In case you’ve run out of things to worry about, Kayte Spector-Bagdady gives us another in a recent post entitled “Why you should worry about the privatization of genetic data.”
Spector-Bagdady compares President Obama’s Precision Medicine Initiative with the work of the direct-to-consumer testing company, 23andMe. Her concern is that “private companies don’t necessarily have to follow the same regulations regarding access to their data that federally funded researchers do. And a recent proposal to change consent regulations for human research may make it cheaper for private companies to collect and use this data than public ones.”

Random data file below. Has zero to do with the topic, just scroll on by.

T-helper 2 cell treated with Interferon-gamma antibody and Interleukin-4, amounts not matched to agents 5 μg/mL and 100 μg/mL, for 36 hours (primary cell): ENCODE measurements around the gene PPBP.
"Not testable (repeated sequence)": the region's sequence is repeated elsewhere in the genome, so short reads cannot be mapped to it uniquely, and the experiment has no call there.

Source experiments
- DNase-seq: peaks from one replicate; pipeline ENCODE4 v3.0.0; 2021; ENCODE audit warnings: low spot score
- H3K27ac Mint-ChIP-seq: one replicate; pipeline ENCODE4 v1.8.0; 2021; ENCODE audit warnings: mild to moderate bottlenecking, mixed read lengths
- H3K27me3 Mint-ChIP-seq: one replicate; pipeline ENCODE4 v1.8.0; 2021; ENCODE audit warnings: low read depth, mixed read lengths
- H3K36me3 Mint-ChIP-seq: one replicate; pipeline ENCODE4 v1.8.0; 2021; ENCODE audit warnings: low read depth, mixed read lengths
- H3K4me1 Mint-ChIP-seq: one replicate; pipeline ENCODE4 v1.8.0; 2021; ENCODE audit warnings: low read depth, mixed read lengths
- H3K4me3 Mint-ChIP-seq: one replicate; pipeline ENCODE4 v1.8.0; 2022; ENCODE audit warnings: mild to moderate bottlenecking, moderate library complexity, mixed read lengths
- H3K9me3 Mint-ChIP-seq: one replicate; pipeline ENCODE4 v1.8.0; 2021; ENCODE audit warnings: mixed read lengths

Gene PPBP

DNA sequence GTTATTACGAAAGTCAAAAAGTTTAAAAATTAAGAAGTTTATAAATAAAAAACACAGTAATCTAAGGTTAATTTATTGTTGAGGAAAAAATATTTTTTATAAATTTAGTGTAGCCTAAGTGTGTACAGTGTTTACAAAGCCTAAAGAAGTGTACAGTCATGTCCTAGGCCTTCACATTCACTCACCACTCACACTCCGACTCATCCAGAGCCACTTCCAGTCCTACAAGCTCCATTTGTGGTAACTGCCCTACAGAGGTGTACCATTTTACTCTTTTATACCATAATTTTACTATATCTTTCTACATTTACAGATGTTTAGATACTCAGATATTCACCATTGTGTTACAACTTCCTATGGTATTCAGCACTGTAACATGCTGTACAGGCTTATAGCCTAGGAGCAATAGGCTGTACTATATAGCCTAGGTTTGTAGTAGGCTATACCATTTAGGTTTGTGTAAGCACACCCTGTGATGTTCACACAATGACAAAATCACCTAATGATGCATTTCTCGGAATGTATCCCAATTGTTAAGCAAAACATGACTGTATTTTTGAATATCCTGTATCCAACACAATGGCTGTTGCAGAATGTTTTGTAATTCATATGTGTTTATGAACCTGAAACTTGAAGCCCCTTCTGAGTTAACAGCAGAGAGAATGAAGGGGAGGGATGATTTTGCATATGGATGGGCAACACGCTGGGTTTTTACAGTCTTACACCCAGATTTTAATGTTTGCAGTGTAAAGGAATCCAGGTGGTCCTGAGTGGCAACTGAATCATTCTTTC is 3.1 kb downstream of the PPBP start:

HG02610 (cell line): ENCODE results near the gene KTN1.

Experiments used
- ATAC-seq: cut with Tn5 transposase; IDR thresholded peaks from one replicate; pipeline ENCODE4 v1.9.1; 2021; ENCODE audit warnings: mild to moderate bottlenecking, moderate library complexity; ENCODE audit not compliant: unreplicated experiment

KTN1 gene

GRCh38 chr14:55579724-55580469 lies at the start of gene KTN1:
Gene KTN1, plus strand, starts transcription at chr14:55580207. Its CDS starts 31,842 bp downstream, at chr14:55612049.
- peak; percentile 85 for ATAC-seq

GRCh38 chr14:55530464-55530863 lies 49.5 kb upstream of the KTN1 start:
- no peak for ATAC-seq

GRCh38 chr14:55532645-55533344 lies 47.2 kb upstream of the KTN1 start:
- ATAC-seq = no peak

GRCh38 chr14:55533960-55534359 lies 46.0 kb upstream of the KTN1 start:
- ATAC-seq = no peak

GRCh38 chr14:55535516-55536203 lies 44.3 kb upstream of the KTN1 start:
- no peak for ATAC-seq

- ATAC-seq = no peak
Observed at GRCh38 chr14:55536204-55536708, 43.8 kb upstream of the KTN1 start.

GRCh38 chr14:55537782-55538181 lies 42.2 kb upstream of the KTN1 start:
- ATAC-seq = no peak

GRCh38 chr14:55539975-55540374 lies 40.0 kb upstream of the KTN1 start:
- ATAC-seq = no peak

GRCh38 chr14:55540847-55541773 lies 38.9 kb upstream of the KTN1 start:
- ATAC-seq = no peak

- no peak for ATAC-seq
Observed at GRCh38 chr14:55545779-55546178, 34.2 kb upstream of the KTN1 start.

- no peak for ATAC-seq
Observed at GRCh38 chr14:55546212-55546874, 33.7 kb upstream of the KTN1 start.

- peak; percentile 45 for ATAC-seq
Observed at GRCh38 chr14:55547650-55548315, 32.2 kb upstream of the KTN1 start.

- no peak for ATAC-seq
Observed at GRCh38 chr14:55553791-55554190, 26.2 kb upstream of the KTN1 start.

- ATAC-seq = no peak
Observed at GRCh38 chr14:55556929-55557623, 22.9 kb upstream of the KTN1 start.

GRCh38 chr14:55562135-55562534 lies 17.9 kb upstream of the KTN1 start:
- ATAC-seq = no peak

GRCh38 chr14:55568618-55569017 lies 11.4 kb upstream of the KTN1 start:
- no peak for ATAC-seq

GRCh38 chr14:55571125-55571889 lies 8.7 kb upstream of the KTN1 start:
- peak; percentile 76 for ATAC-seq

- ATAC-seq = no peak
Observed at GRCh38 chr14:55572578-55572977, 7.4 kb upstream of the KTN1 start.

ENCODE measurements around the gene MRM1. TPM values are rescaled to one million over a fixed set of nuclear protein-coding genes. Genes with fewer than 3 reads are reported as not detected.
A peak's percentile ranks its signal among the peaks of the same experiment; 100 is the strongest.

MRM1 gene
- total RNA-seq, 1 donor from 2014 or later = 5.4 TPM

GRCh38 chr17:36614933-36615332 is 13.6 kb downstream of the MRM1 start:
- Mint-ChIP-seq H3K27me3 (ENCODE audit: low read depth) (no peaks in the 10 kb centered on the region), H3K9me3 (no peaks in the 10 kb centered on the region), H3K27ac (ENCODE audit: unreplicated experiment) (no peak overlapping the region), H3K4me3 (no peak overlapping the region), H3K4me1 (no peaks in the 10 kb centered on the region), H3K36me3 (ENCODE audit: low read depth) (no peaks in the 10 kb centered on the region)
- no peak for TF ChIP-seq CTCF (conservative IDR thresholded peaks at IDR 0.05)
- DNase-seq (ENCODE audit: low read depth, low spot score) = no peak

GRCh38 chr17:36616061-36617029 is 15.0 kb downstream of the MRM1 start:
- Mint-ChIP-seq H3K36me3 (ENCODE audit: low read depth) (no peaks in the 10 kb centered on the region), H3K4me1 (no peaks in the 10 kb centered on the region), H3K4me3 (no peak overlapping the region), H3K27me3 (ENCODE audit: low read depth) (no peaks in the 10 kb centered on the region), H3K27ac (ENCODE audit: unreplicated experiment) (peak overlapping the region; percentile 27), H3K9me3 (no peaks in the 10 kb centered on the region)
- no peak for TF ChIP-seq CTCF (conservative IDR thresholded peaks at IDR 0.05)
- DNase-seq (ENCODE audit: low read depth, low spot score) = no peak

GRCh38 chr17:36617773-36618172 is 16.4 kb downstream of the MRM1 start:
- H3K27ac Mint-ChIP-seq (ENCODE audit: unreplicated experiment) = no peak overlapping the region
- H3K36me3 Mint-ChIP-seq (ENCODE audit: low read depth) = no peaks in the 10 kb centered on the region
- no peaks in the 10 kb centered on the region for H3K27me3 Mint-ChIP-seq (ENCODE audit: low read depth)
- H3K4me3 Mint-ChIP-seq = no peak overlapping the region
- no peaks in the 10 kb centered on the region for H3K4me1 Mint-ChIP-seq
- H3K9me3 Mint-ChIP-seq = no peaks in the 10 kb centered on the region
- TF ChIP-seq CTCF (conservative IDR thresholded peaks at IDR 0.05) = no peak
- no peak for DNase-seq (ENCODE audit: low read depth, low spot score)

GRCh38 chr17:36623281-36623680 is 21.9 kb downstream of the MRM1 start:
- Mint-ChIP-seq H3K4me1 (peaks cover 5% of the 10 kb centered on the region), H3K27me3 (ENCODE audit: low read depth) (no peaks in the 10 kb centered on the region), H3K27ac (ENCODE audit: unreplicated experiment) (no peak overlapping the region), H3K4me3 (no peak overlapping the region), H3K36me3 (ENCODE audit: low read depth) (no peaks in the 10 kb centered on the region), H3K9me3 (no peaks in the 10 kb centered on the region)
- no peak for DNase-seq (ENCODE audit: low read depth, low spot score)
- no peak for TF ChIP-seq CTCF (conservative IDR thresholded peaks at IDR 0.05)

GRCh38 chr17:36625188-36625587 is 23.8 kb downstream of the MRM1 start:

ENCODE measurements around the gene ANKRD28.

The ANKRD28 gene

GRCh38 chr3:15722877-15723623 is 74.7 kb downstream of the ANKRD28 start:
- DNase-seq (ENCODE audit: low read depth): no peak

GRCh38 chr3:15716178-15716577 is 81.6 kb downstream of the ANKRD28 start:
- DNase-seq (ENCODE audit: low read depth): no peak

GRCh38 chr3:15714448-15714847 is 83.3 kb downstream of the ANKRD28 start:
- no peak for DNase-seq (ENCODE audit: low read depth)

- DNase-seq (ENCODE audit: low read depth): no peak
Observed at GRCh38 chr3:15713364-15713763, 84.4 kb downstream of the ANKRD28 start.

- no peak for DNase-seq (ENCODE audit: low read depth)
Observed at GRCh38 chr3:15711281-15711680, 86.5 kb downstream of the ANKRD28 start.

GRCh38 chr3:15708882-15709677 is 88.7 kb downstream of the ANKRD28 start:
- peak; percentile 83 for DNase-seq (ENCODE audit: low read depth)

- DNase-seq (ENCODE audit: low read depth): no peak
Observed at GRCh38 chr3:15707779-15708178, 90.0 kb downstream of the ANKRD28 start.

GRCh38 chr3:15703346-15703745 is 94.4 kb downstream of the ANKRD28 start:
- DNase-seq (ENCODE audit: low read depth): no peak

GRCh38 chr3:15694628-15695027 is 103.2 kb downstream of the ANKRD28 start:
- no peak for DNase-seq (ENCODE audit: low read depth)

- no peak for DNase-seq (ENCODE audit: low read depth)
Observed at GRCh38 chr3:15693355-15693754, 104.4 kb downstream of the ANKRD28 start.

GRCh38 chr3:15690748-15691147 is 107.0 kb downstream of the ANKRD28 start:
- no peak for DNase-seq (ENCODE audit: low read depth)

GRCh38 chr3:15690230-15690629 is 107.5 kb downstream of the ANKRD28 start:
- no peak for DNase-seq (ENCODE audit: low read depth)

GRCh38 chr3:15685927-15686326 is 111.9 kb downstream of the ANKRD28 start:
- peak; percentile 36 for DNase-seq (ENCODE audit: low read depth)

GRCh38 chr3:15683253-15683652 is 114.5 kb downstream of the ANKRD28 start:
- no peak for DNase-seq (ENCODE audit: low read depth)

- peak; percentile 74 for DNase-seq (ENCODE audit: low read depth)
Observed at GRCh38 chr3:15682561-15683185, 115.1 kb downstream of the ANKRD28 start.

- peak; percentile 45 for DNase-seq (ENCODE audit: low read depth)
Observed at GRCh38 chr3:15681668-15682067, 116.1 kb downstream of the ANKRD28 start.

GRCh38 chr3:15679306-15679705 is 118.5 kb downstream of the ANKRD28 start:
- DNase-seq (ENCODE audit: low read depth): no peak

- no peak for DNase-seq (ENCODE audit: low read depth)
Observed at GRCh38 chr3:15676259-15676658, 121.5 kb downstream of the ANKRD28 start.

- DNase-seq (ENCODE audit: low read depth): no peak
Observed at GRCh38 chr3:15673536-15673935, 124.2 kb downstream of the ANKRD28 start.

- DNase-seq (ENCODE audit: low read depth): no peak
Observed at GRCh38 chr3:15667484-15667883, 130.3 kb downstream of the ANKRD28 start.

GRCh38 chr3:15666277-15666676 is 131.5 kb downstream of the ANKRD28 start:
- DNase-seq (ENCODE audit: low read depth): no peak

A major concern is the possible creation of private monopolies of genetic data, making the data collected by 23andMe and others a ‘business asset’ that can be sold privately and cannot be readily accessed by public researchers. (According to Spector-Bagdady, Genetec offered to pay up to $60 million for data.) She concludes, “our medical information is more than a business asset for private leverage. We need to make sure that public genetics researchers are private industry’s partners, not dependents, and that we enable public banks so private ones do not become monopolies.”
Though 23andMe provides the public with some clever advertising and the hope of having a handle on possible future medical risks, consumers would be wise to be aware of what happens to their data. This, of course, raises another important question–to whom does our data belong?